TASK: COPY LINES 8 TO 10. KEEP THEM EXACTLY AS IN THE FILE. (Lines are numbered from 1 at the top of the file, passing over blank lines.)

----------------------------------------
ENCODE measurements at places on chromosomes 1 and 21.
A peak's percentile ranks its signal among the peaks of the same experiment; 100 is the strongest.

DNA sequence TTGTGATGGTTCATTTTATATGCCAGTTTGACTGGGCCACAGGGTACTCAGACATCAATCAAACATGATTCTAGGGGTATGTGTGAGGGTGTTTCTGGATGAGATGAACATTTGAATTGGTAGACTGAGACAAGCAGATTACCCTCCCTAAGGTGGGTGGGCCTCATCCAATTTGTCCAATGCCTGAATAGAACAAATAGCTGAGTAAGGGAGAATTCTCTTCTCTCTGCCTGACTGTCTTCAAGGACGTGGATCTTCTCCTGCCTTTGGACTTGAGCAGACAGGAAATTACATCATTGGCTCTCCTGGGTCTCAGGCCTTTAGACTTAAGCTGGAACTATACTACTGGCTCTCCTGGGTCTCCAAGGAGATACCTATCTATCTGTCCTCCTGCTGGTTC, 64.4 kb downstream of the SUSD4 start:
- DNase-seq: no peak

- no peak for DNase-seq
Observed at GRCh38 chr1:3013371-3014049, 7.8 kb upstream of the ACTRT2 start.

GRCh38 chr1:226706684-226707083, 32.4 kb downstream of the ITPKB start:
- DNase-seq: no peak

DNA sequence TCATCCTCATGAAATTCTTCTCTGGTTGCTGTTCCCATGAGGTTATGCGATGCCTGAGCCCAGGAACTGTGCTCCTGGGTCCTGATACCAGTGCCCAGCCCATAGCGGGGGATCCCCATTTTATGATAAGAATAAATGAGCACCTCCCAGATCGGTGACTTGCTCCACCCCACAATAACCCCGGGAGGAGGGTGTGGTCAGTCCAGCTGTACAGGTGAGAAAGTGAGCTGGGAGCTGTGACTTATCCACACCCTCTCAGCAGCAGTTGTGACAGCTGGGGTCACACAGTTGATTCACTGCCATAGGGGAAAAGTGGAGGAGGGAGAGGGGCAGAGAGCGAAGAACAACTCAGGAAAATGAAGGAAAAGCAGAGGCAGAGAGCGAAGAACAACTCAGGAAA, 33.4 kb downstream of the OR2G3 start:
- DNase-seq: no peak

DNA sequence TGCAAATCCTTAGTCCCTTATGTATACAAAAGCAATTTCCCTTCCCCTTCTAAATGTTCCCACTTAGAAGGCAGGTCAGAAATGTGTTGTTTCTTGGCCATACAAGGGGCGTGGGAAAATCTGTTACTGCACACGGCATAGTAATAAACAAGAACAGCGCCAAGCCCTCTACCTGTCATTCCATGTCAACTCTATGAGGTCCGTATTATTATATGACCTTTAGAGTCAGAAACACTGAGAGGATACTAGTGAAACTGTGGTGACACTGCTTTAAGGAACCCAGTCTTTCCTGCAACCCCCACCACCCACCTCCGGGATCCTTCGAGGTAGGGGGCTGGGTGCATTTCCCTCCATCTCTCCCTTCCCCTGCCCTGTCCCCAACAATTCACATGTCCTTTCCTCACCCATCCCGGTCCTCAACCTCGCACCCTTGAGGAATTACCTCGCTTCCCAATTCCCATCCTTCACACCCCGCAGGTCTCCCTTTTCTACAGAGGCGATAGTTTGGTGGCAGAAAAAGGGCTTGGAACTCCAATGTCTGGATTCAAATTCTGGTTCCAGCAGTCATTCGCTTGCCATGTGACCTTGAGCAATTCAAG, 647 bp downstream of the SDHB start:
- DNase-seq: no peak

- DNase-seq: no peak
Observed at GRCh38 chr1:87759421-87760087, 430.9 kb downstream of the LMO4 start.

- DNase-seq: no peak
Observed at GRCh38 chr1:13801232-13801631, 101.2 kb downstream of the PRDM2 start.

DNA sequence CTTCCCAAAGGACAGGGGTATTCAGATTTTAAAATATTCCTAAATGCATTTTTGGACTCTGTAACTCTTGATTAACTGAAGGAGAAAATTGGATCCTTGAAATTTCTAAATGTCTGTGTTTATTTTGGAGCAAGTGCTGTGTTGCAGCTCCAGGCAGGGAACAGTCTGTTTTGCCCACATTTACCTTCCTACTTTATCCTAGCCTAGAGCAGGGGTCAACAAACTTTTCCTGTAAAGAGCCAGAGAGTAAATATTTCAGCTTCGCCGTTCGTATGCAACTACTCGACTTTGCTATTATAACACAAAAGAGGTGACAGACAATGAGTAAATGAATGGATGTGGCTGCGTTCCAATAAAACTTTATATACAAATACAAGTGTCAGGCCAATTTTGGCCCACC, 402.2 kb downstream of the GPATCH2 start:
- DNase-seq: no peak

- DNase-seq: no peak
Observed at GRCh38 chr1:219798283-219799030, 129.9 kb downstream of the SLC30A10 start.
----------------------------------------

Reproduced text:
- DNase-seq: no peak

DNA sequence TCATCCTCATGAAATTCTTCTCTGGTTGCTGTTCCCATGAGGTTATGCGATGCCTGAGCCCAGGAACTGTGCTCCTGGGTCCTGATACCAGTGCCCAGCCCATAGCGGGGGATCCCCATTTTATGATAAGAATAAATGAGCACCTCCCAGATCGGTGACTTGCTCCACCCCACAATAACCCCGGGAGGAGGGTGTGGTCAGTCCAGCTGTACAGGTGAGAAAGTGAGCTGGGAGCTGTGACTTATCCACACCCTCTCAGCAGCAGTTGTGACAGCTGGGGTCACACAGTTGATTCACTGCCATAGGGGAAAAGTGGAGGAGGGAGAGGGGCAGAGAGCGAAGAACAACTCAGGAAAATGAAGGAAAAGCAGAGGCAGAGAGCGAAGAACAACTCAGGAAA, 33.4 kb downstream of the OR2G3 start:
- DNase-seq: no peak